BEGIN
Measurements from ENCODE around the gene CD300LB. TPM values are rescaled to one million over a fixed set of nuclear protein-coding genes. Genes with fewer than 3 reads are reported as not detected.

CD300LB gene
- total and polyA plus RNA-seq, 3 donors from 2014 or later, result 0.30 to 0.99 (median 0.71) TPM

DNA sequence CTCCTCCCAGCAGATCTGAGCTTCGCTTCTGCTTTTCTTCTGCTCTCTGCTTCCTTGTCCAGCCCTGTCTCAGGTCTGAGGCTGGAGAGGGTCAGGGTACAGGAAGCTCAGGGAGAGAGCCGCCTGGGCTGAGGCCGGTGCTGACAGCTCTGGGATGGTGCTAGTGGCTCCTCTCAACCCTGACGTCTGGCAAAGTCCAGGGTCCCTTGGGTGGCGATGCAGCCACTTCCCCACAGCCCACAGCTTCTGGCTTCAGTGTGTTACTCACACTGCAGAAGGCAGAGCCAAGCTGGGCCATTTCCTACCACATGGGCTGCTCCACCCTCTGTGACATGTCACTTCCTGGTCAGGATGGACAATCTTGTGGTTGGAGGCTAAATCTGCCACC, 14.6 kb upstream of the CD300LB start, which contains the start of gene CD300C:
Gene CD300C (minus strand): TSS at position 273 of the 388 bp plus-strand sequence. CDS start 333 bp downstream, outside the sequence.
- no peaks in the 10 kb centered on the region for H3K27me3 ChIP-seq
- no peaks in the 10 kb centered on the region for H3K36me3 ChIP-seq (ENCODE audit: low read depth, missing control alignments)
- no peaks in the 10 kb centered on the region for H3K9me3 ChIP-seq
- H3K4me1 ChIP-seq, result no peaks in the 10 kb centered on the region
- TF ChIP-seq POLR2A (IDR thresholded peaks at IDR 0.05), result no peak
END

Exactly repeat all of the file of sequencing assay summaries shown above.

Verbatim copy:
Measurements from ENCODE around the gene CD300LB. TPM values are rescaled to one million over a fixed set of nuclear protein-coding genes. Genes with fewer than 3 reads are reported as not detected.

CD300LB gene
- total and polyA plus RNA-seq, 3 donors from 2014 or later, result 0.30 to 0.99 (median 0.71) TPM

DNA sequence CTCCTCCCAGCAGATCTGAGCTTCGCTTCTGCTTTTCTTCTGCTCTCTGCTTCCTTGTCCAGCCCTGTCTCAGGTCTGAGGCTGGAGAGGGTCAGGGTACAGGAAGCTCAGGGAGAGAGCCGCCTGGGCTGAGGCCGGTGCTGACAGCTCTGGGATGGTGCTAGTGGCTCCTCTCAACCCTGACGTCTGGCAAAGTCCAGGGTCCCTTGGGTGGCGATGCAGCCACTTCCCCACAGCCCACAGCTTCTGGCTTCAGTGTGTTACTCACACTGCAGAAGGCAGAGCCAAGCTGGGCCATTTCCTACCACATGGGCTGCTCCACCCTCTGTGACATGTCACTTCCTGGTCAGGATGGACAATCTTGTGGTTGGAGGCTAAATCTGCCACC, 14.6 kb upstream of the CD300LB start, which contains the start of gene CD300C:
Gene CD300C (minus strand): TSS at position 273 of the 388 bp plus-strand sequence. CDS start 333 bp downstream, outside the sequence.
- no peaks in the 10 kb centered on the region for H3K27me3 ChIP-seq
- no peaks in the 10 kb centered on the region for H3K36me3 ChIP-seq (ENCODE audit: low read depth, missing control alignments)
- no peaks in the 10 kb centered on the region for H3K9me3 ChIP-seq
- H3K4me1 ChIP-seq, result no peaks in the 10 kb centered on the region
- TF ChIP-seq POLR2A (IDR thresholded peaks at IDR 0.05), result no peak